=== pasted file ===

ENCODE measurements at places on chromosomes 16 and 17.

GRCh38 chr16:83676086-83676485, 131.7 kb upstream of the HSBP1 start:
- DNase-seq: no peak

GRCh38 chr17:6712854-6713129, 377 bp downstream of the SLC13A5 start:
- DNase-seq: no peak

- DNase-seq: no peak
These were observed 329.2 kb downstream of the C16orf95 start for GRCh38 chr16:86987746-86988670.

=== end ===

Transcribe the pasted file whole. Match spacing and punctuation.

ENCODE measurements at places on chromosomes 16 and 17.

GRCh38 chr16:83676086-83676485, 131.7 kb upstream of the HSBP1 start:
- DNase-seq: no peak

GRCh38 chr17:6712854-6713129, 377 bp downstream of the SLC13A5 start:
- DNase-seq: no peak

- DNase-seq: no peak
These were observed 329.2 kb downstream of the C16orf95 start for GRCh38 chr16:86987746-86988670.